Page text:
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The Economics of Spam

By Sam Vaknin
Monday, December 13, 2004; 10:40pm EST


Tennessee resident K. C. "Khan" Smith owes the internet service provider EarthLink $24 million. According to the CNN, last August he was slapped with a lawsuit accusing him of violating federal and state Racketeering Influenced and Corrupt Organizations (RICO) statutes, the federal Computer Fraud and Abuse Act of 1984, the federal Electronic Communications Privacy Act of 1986 and numerous other state laws. On July 19 - having failed to appear in court - the judge ruled against him. Mr. Smith is a spammer.

Brightmail, a vendor of e-mail filters and anti-spam applications warned that close to 5 million spam "attacks" or "bursts" occurred last month and that spam has mushroomed 450 percent since June last year. PC World concurs. Between one seventh and one half of all e-mail messages are spam - unsolicited and intrusive commercial ads, mostly concerned with sex, scams, get rich quick schemes, financial services and products, and health articles of dubious provenance. The messages are sent from spoofed or fake e-mail addresses. Some spammers hack into unsecured servers - mainly in China and Korea - to relay their missives anonymously.

Spam is an industry. Mass e-mailers maintain lists of e-mail addresses, often "harvested" by spamware bots - specialized computer applications - from Web sites. These lists are rented out or sold to marketers who use bulk mail services. They come cheap - c. $100 for 10 million addresses. Bulk mailers provide servers and bandwidth, charging c. $300 per million messages sent.

As spam recipients become more inured, ISP's less tolerant, and both more litigious - spammers multiply their efforts in order to maintain the same response rate. Spam works. It is not universally unwanted - which makes it tricky to outlaw. It elicits between 0.1 and 1 percent in positive follow ups, depending on the message. Many messages now include HTML, JavaScript, and ActiveX coding and thus resemble viruses.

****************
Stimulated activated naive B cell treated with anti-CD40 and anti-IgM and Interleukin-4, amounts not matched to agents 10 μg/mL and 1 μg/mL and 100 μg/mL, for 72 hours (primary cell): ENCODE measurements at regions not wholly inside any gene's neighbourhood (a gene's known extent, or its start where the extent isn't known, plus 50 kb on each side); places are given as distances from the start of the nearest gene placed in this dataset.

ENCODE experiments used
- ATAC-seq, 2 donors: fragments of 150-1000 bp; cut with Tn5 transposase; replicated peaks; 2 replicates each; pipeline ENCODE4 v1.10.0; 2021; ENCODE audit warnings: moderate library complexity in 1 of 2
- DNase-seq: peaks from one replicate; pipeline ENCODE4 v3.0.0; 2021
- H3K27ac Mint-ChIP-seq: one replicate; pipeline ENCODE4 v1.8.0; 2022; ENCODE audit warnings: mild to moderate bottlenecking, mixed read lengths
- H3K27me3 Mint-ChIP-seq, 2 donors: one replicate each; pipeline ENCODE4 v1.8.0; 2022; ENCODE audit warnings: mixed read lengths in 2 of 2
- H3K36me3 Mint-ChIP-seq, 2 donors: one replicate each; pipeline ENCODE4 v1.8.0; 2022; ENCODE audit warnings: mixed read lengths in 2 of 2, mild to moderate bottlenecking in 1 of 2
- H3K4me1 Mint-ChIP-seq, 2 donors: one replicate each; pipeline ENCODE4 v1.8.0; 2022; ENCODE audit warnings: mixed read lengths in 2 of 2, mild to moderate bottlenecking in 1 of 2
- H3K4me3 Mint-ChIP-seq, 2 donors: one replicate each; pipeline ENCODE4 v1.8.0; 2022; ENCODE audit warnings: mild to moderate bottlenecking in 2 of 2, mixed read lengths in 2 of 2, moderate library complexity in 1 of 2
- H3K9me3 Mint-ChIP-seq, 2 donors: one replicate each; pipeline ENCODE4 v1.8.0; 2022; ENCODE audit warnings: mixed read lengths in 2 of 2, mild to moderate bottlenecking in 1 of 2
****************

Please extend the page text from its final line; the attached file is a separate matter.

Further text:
Jupiter Media Matrix predicted last year that the number of spam messages annually received by a typical Internet user is bound to double to 1400 and spending on legitimate e-mail marketing will reach $9.4 billion by 2006 - compared to $1 billion in 2001. Forrester Research pegs the number at $4.8 billion next year.

More than 2.3 billion spam messages are sent daily. eMarketer puts the figures a lot lower at 76 billion messages this year. By 2006, daily spam output will soar to c. 15 billion missives, says Radicati Group. Jupiter projects a more modest 268 billion annual messages by 2005. An average communication costs the spammer 0.00032 cents.

PC World quotes the European Union as pegging the bandwidth costs of spam worldwide at $8-10 billion annually. Other damages include server crashes, time spent purging unwanted messages, lower productivity, aggravation, and increased cost of Internet access.

Inevitably, the spam industry gave rise to an anti-spam industry. According to a Radicati Group report titled "Anti-virus, anti-spam, and content filtering market trends 2002-2006", anti-spam revenues are projected to exceed $88 million this year - and more than double by 2006. List blockers, report and complaint generators, advocacy groups, registers of known spammers, and spam filters all proliferate. The Wall Street Journal reported in its June 25 issue about a resurgence of anti-spam startups financed by eager venture capital.

ISP's are bent on preventing abuse - reported by victims - by expunging the accounts of spammers. But the latter simply switch ISP's or sign on with free services like Hotmail and Yahoo! Barriers to entry are getting lower by the day as the costs of hardware, software, and communications plummet.